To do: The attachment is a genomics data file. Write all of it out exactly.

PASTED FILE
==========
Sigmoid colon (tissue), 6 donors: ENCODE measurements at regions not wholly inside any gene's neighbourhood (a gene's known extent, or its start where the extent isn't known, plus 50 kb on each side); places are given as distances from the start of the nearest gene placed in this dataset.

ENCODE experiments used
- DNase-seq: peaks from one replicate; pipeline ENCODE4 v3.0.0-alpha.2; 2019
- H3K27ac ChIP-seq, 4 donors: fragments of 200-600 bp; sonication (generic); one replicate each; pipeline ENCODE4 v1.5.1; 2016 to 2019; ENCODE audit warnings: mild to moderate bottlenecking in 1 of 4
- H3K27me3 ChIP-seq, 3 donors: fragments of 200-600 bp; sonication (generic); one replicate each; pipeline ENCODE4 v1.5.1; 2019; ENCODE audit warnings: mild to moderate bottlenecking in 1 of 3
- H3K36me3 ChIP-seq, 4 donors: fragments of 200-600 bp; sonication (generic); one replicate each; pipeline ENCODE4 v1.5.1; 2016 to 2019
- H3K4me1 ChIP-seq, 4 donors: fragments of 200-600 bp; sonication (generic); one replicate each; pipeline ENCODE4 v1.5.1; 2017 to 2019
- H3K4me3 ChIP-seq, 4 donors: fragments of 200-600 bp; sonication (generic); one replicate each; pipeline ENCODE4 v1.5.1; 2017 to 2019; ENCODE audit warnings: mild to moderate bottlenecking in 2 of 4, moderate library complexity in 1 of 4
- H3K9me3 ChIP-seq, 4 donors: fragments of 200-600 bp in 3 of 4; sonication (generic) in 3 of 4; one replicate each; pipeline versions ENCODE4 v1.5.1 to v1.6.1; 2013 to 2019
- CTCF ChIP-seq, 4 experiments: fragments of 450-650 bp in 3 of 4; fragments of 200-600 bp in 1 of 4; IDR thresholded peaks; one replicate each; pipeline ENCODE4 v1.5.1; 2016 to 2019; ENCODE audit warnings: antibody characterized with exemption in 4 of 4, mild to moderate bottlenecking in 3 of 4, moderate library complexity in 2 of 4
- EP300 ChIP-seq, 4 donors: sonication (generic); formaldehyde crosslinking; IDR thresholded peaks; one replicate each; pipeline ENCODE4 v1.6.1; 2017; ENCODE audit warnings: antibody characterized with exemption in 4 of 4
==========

Sigmoid colon (tissue), 6 donors: ENCODE measurements at regions not wholly inside any gene's neighbourhood (a gene's known extent, or its start where the extent isn't known, plus 50 kb on each side); places are given as distances from the start of the nearest gene placed in this dataset.

ENCODE experiments used
- DNase-seq: peaks from one replicate; pipeline ENCODE4 v3.0.0-alpha.2; 2019
- H3K27ac ChIP-seq, 4 donors: fragments of 200-600 bp; sonication (generic); one replicate each; pipeline ENCODE4 v1.5.1; 2016 to 2019; ENCODE audit warnings: mild to moderate bottlenecking in 1 of 4
- H3K27me3 ChIP-seq, 3 donors: fragments of 200-600 bp; sonication (generic); one replicate each; pipeline ENCODE4 v1.5.1; 2019; ENCODE audit warnings: mild to moderate bottlenecking in 1 of 3
- H3K36me3 ChIP-seq, 4 donors: fragments of 200-600 bp; sonication (generic); one replicate each; pipeline ENCODE4 v1.5.1; 2016 to 2019
- H3K4me1 ChIP-seq, 4 donors: fragments of 200-600 bp; sonication (generic); one replicate each; pipeline ENCODE4 v1.5.1; 2017 to 2019
- H3K4me3 ChIP-seq, 4 donors: fragments of 200-600 bp; sonication (generic); one replicate each; pipeline ENCODE4 v1.5.1; 2017 to 2019; ENCODE audit warnings: mild to moderate bottlenecking in 2 of 4, moderate library complexity in 1 of 4
- H3K9me3 ChIP-seq, 4 donors: fragments of 200-600 bp in 3 of 4; sonication (generic) in 3 of 4; one replicate each; pipeline versions ENCODE4 v1.5.1 to v1.6.1; 2013 to 2019
- CTCF ChIP-seq, 4 experiments: fragments of 450-650 bp in 3 of 4; fragments of 200-600 bp in 1 of 4; IDR thresholded peaks; one replicate each; pipeline ENCODE4 v1.5.1; 2016 to 2019; ENCODE audit warnings: antibody characterized with exemption in 4 of 4, mild to moderate bottlenecking in 3 of 4, moderate library complexity in 2 of 4
- EP300 ChIP-seq, 4 donors: sonication (generic); formaldehyde crosslinking; IDR thresholded peaks; one replicate each; pipeline ENCODE4 v1.6.1; 2017; ENCODE audit warnings: antibody characterized with exemption in 4 of 4